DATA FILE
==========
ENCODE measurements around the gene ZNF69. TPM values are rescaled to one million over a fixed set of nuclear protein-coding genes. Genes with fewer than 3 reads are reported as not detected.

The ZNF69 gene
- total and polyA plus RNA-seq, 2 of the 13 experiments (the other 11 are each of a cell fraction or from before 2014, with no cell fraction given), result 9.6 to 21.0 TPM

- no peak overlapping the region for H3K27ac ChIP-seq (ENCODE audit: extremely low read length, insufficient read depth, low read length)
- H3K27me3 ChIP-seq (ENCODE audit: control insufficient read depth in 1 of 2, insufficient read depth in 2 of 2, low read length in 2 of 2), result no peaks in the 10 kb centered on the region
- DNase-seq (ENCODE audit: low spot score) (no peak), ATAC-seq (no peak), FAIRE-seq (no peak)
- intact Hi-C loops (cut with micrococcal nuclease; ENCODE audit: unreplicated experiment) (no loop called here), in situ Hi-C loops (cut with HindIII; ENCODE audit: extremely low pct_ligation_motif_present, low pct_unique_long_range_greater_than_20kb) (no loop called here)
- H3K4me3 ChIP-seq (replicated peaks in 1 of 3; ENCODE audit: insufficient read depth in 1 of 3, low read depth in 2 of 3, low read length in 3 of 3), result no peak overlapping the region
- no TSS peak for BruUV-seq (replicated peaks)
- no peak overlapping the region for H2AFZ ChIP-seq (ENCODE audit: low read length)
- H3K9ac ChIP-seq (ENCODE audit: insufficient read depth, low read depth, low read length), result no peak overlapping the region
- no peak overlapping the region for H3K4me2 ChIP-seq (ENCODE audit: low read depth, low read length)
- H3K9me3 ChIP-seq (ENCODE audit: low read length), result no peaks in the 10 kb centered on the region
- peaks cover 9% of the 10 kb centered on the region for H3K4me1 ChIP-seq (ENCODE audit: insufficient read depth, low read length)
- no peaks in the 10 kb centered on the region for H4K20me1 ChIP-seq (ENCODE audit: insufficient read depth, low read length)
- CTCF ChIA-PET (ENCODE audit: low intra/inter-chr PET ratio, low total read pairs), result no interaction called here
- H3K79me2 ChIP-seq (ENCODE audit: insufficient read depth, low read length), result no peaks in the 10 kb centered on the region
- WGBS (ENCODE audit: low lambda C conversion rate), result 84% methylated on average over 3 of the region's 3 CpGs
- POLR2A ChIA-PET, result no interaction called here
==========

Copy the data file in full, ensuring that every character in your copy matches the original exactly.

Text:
ENCODE measurements around the gene ZNF69. TPM values are rescaled to one million over a fixed set of nuclear protein-coding genes. Genes with fewer than 3 reads are reported as not detected.

The ZNF69 gene
- total and polyA plus RNA-seq, 2 of the 13 experiments (the other 11 are each of a cell fraction or from before 2014, with no cell fraction given), result 9.6 to 21.0 TPM

- no peak overlapping the region for H3K27ac ChIP-seq (ENCODE audit: extremely low read length, insufficient read depth, low read length)
- H3K27me3 ChIP-seq (ENCODE audit: control insufficient read depth in 1 of 2, insufficient read depth in 2 of 2, low read length in 2 of 2), result no peaks in the 10 kb centered on the region
- DNase-seq (ENCODE audit: low spot score) (no peak), ATAC-seq (no peak), FAIRE-seq (no peak)
- intact Hi-C loops (cut with micrococcal nuclease; ENCODE audit: unreplicated experiment) (no loop called here), in situ Hi-C loops (cut with HindIII; ENCODE audit: extremely low pct_ligation_motif_present, low pct_unique_long_range_greater_than_20kb) (no loop called here)
- H3K4me3 ChIP-seq (replicated peaks in 1 of 3; ENCODE audit: insufficient read depth in 1 of 3, low read depth in 2 of 3, low read length in 3 of 3), result no peak overlapping the region
- no TSS peak for BruUV-seq (replicated peaks)
- no peak overlapping the region for H2AFZ ChIP-seq (ENCODE audit: low read length)
- H3K9ac ChIP-seq (ENCODE audit: insufficient read depth, low read depth, low read length), result no peak overlapping the region
- no peak overlapping the region for H3K4me2 ChIP-seq (ENCODE audit: low read depth, low read length)
- H3K9me3 ChIP-seq (ENCODE audit: low read length), result no peaks in the 10 kb centered on the region
- peaks cover 9% of the 10 kb centered on the region for H3K4me1 ChIP-seq (ENCODE audit: insufficient read depth, low read length)
- no peaks in the 10 kb centered on the region for H4K20me1 ChIP-seq (ENCODE audit: insufficient read depth, low read length)
- CTCF ChIA-PET (ENCODE audit: low intra/inter-chr PET ratio, low total read pairs), result no interaction called here
- H3K79me2 ChIP-seq (ENCODE audit: insufficient read depth, low read length), result no peaks in the 10 kb centered on the region
- WGBS (ENCODE audit: low lambda C conversion rate), result 84% methylated on average over 3 of the region's 3 CpGs
- POLR2A ChIA-PET, result no interaction called here